Emus are less aggressive than ostriches and cassowaries but are still massive birds. Just one emu species belongs to the same family as the cassowary, although they are not especially similar except for their size and stature. Emus thrive in Australia’s hot, arid environments and are well-adapted to their desert habitats.

Male Emu sitting on the eggs at the nest

Male Emu sitting on the eggs at the nest

They have complex mating systems where the females are dominant over the males, similar to cassowaries but different from ostriches, where males are dominant. Emu chicks are 12 cm (5in) tall when they’re born and weigh about 0.5kg (17.6oz).

Emu egg dimensions

Emus eggs are similarly sized to cassowary eggs, measuring 13cm long x 9 cm (5.1 in × 3.5 in) and weighing between 450 and 650 g (1.0 and 1.4 lb). They’re a striking dark green, emerald, or teal color and have a rough surface.

Emu Eggs

Emu Eggs

Greater Rhea

The Greater rhea is yet another large flightless bird, but this time, it lives in South America. Greater rheas are a similar size to emus and cassowaries but are slightly lighter at around 15 to 30kg. Again, they lay similar-sized eggs to cassowaries and emus.

The Greater rhea has rather long wings for a flightless bird and uses them to steer itself at high running speeds. Like emus and cassowaries, the Greater rheas have rather unusual breeding systems. The males are generally dominant over females, but the eggs are incubated exclusively by the male, who also raises the chicks.

Greater Rhea incubating the eggs on the nest

Greater Rhea incubating the eggs on the nest

Rheas are both polygamous and polyandrous. Curiously, few males actually attempt to breed each year - just 5 to 6% in some places. Those that do breed do so with a long sequence of females. The resulting nest can contain as many as 50 eggs.

Greater rhea egg dimensions

Greater rhea eggs measure around 13cm x 9cm (5.1in x 3.5in) and weigh approximately 600g (1.32lb). That's similar to emu and cassowary eggs but still much smaller than ostrich eggs. The eggs are creamy-white with thick shells.

A large clutch of Greater Rhea eggs in the nest

A large clutch of Greater Rhea eggs in the nest

Emperor Penguin

Emperor penguins are large flightless birds that live in the deepest reaches of Antarctica and the sub-Antarctic. They’re superbly well-adapted to their ultra-cold environments and lay one large egg per year.

Female Emperor penguins lay just one egg a year, which the couple must look after extremely well if it’s to survive.

This involves a complex process whereby the male takes the egg from the female without it touching the icy floor and proceeds to incubate it on his feet for around 65 days. He won’t eat for that entire time as the female ventures out to sea to rejuvenate.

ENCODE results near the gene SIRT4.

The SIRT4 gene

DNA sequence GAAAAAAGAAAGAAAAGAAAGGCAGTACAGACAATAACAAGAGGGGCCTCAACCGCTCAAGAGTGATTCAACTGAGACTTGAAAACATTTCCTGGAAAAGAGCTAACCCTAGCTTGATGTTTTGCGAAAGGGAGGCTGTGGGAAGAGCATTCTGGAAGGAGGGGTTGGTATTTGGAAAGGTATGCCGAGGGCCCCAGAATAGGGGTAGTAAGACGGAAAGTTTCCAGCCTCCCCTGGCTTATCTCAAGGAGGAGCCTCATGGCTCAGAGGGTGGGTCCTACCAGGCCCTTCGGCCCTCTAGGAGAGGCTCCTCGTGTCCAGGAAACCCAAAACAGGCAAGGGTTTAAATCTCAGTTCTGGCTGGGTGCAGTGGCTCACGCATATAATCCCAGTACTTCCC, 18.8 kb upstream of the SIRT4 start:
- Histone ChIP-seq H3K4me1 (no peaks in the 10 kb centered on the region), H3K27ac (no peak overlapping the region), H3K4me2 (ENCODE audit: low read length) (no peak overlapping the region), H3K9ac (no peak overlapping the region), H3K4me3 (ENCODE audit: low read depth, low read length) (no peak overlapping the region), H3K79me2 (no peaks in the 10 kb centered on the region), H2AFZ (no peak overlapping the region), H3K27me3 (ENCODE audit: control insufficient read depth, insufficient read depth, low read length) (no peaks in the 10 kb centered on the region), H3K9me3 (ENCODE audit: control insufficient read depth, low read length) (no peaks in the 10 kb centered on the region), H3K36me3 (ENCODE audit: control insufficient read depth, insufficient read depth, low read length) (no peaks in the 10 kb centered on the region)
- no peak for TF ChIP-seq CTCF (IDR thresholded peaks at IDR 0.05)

In fact, male Emperor penguins fast for around 4-months throughout this process. He incubates the chick in his brood pouch, where the internal temperature is around 36C degrees - much warmer than the external temperature of -60C.

Emperor Penguin looking after their chick

Emperor Penguin looking after their chick

Once the female returns, the egg hatches shortly after, but the perils of raising a baby penguin are far from over. Raising the chick in the harsh Antarctic environment is very difficult, and many perish to the elements.

Emperor penguins are considerably smaller than the ratite group of flightless birds, which include the cassowaries, emus, ostriches, and rheas, but they’re still very large. Their large single egg enables the chick to hatch covered in the thick down it needs to survive the cold.

Emperor Penguin egg dimensions

Emperor penguin eggs measure around 12cm long by 8cm wide. They weigh approximately 460 to 520g (1 to 1.15oz) - the weight of around 13 Cadbury Cream Eggs. The eggs are pear-shaped and have a greenish tinge.

A small flock of Emperor Penguin chicks

A small flock of Emperor Penguin chicks

Trumpeter and Mute swans

Both Trumpeter and Mute swans are among the world’s largest flying birds. They lay the largest eggs of any flighted birds.

The heaviest Mute swan clocked in at around 23kg, which would probably make it the heaviest flying bird on record - even heavier than the Great bustard. Mute swans are heavier and bulkier, but Trumpeters have a bigger wingspan of up to 3m.

These large birds lay large eggs, partly because the swan itself is huge but partly also because the chicks are born precocial with thick downy coats. Swans are cold-dwelling animals, hence why the chicks need to be well-developed at the point they hatch. Even though other birds like the Great bustard are as big as swans, their eggs aren’t nearly half the size.

Nesting mute swans

Nesting Mute Swan

Nesting trumpeter swan

Nesting Trumpeter Swan